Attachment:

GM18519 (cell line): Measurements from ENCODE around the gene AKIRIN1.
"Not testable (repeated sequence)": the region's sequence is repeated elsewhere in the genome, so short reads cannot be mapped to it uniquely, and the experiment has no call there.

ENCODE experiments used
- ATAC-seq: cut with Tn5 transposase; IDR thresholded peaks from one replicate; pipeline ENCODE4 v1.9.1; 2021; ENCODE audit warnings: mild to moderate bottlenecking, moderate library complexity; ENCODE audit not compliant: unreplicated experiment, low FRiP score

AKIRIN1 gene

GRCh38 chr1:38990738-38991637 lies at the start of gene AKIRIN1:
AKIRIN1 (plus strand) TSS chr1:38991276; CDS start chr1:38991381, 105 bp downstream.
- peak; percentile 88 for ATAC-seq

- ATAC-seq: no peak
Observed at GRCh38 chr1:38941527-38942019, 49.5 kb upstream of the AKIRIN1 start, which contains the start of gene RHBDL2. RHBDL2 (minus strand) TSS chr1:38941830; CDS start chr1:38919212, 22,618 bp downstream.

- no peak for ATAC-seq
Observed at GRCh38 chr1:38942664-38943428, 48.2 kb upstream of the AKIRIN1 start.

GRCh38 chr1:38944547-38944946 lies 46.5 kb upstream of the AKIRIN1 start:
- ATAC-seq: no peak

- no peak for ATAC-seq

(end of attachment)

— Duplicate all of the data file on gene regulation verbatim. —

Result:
GM18519 (cell line): Measurements from ENCODE around the gene AKIRIN1.
"Not testable (repeated sequence)": the region's sequence is repeated elsewhere in the genome, so short reads cannot be mapped to it uniquely, and the experiment has no call there.

ENCODE experiments used
- ATAC-seq: cut with Tn5 transposase; IDR thresholded peaks from one replicate; pipeline ENCODE4 v1.9.1; 2021; ENCODE audit warnings: mild to moderate bottlenecking, moderate library complexity; ENCODE audit not compliant: unreplicated experiment, low FRiP score

AKIRIN1 gene

GRCh38 chr1:38990738-38991637 lies at the start of gene AKIRIN1:
AKIRIN1 (plus strand) TSS chr1:38991276; CDS start chr1:38991381, 105 bp downstream.
- peak; percentile 88 for ATAC-seq

- ATAC-seq: no peak
Observed at GRCh38 chr1:38941527-38942019, 49.5 kb upstream of the AKIRIN1 start, which contains the start of gene RHBDL2. RHBDL2 (minus strand) TSS chr1:38941830; CDS start chr1:38919212, 22,618 bp downstream.

- no peak for ATAC-seq
Observed at GRCh38 chr1:38942664-38943428, 48.2 kb upstream of the AKIRIN1 start.

GRCh38 chr1:38944547-38944946 lies 46.5 kb upstream of the AKIRIN1 start:
- ATAC-seq: no peak

- no peak for ATAC-seq